These days, I find myself inhabiting a very weird cerebral space when someone asks me about my views on feminism. I am straddling the gulf between a white middle class bourgeois existence and a commitment to grass roots (radical) feminist dissent. This space is uncomfortable because here paradoxical tensions thrive: privileged/disposed; pro-active/inactive. I am bewildered: if my dilemma is commonplace amongst women, then feminism appears to be in a state of crisis. From the banner waving suffragettes of the 1900s to the Natasha Walter's of the 1990s (and all the men and women in between who have commented upon, shouted about, criticised and in some cases pushed just that bit further), I have to ask where feminism has it left women today?

We have seemed to enter a period where the coherency of the 1970s has fractured into a situation where disparate voices compete. Recently, in one British national newspaper we saw two highly respected women writers debating the future of feminism. The issues are out in the open. On one hand, novelist Fay Weldon supported the notion that there has been a gender switch in some sectors of industry while, on the other hand, columnist Polly Toynbee argued that women in some "high-earning" circles have achieved an equality. Unfortunately, she laments, this is still not the case for most women. Sadly, Toynbee's observations are applicable to the profession of graphic design and related areas. While many companies acknowledge problems of workplace inequality, fewer make attempts to rectify the situation.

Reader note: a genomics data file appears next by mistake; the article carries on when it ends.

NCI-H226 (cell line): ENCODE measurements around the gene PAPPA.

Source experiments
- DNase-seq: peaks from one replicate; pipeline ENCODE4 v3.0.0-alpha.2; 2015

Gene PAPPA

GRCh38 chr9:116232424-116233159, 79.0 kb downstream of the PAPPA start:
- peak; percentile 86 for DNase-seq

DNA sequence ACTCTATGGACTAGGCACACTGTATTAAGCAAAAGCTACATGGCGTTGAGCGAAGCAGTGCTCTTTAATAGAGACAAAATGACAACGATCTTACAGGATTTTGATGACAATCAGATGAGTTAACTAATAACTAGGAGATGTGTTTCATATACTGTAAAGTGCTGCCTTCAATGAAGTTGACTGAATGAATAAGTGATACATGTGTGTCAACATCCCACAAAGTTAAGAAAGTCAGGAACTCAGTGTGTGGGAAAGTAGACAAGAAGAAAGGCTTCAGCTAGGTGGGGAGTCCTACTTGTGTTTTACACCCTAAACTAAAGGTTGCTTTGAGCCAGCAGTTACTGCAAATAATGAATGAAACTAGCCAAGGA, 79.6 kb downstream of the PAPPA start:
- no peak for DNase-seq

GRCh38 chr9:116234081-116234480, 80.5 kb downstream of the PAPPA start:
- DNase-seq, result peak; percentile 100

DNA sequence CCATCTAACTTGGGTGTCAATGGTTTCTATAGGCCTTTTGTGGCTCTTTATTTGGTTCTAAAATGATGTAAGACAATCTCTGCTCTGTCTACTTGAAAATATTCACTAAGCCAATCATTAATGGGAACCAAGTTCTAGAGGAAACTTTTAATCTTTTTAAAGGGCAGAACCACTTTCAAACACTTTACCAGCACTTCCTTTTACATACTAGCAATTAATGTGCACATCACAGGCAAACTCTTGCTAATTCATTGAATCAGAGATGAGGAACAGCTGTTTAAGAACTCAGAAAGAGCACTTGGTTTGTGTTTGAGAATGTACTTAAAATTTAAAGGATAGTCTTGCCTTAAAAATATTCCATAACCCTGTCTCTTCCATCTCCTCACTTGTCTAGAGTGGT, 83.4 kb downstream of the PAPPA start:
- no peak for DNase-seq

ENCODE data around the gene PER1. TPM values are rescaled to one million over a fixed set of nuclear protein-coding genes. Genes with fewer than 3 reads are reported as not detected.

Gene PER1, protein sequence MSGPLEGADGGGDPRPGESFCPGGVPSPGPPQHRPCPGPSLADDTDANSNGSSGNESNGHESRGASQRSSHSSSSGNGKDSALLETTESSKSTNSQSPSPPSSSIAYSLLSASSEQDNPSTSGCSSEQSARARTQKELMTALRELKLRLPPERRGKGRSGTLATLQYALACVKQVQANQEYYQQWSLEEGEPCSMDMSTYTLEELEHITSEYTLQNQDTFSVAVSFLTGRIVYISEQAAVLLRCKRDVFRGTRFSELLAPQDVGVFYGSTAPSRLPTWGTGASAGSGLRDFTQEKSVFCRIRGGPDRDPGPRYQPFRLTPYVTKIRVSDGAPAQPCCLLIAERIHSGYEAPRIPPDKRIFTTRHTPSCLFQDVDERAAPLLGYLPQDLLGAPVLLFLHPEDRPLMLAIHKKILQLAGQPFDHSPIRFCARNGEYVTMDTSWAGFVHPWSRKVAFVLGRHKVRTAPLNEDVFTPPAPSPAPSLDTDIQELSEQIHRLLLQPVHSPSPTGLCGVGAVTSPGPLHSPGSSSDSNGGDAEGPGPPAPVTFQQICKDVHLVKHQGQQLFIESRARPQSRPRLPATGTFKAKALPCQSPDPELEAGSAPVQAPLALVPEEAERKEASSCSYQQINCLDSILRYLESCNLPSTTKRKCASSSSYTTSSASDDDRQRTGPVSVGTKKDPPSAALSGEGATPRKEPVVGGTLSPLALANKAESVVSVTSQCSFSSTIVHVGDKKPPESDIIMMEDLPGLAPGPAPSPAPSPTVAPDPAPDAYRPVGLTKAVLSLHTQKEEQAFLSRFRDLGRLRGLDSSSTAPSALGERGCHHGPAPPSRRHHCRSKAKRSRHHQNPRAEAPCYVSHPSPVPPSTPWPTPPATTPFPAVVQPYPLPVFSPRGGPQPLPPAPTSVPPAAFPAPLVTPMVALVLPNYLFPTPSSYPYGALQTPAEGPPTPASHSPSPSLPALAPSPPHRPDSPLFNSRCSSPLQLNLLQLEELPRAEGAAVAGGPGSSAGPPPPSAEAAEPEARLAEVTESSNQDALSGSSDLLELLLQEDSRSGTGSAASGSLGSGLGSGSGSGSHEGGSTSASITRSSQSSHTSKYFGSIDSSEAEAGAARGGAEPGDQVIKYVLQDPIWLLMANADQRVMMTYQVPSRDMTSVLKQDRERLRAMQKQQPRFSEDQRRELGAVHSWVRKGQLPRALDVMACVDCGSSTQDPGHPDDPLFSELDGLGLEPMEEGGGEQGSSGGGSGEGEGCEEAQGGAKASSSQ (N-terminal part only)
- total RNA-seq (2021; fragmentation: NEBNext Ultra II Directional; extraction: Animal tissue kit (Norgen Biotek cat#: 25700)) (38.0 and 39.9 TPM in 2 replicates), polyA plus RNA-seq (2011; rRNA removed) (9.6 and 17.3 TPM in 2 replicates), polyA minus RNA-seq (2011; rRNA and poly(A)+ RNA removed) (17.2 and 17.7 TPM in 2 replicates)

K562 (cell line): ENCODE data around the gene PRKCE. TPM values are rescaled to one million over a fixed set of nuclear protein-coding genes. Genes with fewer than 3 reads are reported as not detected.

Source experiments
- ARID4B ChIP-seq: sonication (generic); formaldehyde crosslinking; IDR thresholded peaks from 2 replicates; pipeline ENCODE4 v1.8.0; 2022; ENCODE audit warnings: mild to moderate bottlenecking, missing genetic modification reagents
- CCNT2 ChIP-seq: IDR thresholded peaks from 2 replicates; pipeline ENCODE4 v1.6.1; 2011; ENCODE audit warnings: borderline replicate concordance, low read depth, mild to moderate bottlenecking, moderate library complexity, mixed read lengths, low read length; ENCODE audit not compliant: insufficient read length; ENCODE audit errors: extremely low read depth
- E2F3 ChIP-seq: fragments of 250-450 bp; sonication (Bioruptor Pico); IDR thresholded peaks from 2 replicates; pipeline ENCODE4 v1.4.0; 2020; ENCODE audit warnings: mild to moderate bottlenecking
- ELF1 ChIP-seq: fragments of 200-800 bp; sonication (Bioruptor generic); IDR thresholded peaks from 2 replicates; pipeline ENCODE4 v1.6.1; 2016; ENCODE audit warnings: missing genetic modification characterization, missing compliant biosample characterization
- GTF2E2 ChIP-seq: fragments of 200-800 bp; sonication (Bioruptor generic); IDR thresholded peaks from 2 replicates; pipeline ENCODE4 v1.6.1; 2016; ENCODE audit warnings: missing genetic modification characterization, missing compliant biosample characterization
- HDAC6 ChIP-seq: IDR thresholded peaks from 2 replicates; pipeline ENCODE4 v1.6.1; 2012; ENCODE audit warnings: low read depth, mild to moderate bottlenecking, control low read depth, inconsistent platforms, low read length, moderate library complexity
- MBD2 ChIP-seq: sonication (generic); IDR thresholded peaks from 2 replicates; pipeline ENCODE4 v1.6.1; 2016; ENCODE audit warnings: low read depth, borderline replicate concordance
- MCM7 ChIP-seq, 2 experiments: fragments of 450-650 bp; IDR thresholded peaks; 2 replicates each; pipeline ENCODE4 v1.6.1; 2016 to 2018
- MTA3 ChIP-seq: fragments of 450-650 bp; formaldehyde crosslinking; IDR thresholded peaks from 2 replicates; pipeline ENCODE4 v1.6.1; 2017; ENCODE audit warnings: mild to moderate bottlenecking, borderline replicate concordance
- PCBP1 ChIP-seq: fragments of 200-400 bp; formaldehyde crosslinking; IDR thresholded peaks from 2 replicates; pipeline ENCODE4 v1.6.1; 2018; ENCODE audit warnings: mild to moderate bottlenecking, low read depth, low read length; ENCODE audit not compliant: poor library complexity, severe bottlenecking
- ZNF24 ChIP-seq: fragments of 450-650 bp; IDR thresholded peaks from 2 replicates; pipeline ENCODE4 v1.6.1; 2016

Those who have, over the years, demonstrated a willingness to listen have frequently taken action in areas which need immediate attention. For example, I know of only one high profile design company in Europe which has discussed the implementation of a creche to help out with childcare arrangements for both their male and female employees. The design community sometimes has a tendency to see any "feminist" position as an overt radical crusade. "There goes those hysterical women again," male colleagues imply. Perhaps their confusion stems from an inherent insecurity, an ill informed perspective? It is the problem we all sometimes have, when you only listen to what you want to hear.